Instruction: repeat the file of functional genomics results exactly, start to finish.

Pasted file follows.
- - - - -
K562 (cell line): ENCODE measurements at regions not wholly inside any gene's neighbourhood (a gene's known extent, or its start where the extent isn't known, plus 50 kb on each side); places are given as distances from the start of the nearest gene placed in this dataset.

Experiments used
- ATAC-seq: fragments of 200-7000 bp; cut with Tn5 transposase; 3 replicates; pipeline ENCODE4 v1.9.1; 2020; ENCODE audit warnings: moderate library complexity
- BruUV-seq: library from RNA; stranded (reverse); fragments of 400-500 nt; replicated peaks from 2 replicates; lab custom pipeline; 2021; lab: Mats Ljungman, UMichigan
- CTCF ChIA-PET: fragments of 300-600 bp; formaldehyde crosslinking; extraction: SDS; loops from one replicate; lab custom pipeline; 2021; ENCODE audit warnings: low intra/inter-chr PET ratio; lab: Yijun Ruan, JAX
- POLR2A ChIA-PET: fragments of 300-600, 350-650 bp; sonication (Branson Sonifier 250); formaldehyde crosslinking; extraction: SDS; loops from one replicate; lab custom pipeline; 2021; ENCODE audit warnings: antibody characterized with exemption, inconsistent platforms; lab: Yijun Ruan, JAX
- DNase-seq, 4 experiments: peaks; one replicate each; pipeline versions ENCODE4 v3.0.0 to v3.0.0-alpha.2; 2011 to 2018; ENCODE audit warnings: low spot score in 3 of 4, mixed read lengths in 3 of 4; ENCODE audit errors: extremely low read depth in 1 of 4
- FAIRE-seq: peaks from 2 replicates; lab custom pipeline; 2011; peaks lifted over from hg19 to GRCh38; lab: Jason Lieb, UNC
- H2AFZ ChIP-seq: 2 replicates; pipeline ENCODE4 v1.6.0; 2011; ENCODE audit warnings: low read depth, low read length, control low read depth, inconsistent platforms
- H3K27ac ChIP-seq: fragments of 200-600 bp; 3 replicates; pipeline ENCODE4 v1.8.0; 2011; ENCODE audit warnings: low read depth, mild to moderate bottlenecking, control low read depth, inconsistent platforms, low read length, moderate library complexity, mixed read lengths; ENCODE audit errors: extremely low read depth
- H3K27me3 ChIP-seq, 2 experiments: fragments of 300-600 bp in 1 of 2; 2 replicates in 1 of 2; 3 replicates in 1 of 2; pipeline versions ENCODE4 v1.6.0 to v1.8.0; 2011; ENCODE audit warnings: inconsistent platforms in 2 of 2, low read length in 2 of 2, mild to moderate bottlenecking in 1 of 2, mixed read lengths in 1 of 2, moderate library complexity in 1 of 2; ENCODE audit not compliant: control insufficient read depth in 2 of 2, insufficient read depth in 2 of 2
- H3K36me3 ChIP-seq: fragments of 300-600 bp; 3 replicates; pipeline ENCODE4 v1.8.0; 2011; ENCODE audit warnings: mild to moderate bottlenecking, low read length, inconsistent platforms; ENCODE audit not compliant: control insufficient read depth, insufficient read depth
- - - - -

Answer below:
K562 (cell line): ENCODE measurements at regions not wholly inside any gene's neighbourhood (a gene's known extent, or its start where the extent isn't known, plus 50 kb on each side); places are given as distances from the start of the nearest gene placed in this dataset.

Experiments used
- ATAC-seq: fragments of 200-7000 bp; cut with Tn5 transposase; 3 replicates; pipeline ENCODE4 v1.9.1; 2020; ENCODE audit warnings: moderate library complexity
- BruUV-seq: library from RNA; stranded (reverse); fragments of 400-500 nt; replicated peaks from 2 replicates; lab custom pipeline; 2021; lab: Mats Ljungman, UMichigan
- CTCF ChIA-PET: fragments of 300-600 bp; formaldehyde crosslinking; extraction: SDS; loops from one replicate; lab custom pipeline; 2021; ENCODE audit warnings: low intra/inter-chr PET ratio; lab: Yijun Ruan, JAX
- POLR2A ChIA-PET: fragments of 300-600, 350-650 bp; sonication (Branson Sonifier 250); formaldehyde crosslinking; extraction: SDS; loops from one replicate; lab custom pipeline; 2021; ENCODE audit warnings: antibody characterized with exemption, inconsistent platforms; lab: Yijun Ruan, JAX
- DNase-seq, 4 experiments: peaks; one replicate each; pipeline versions ENCODE4 v3.0.0 to v3.0.0-alpha.2; 2011 to 2018; ENCODE audit warnings: low spot score in 3 of 4, mixed read lengths in 3 of 4; ENCODE audit errors: extremely low read depth in 1 of 4
- FAIRE-seq: peaks from 2 replicates; lab custom pipeline; 2011; peaks lifted over from hg19 to GRCh38; lab: Jason Lieb, UNC
- H2AFZ ChIP-seq: 2 replicates; pipeline ENCODE4 v1.6.0; 2011; ENCODE audit warnings: low read depth, low read length, control low read depth, inconsistent platforms
- H3K27ac ChIP-seq: fragments of 200-600 bp; 3 replicates; pipeline ENCODE4 v1.8.0; 2011; ENCODE audit warnings: low read depth, mild to moderate bottlenecking, control low read depth, inconsistent platforms, low read length, moderate library complexity, mixed read lengths; ENCODE audit errors: extremely low read depth
- H3K27me3 ChIP-seq, 2 experiments: fragments of 300-600 bp in 1 of 2; 2 replicates in 1 of 2; 3 replicates in 1 of 2; pipeline versions ENCODE4 v1.6.0 to v1.8.0; 2011; ENCODE audit warnings: inconsistent platforms in 2 of 2, low read length in 2 of 2, mild to moderate bottlenecking in 1 of 2, mixed read lengths in 1 of 2, moderate library complexity in 1 of 2; ENCODE audit not compliant: control insufficient read depth in 2 of 2, insufficient read depth in 2 of 2
- H3K36me3 ChIP-seq: fragments of 300-600 bp; 3 replicates; pipeline ENCODE4 v1.8.0; 2011; ENCODE audit warnings: mild to moderate bottlenecking, low read length, inconsistent platforms; ENCODE audit not compliant: control insufficient read depth, insufficient read depth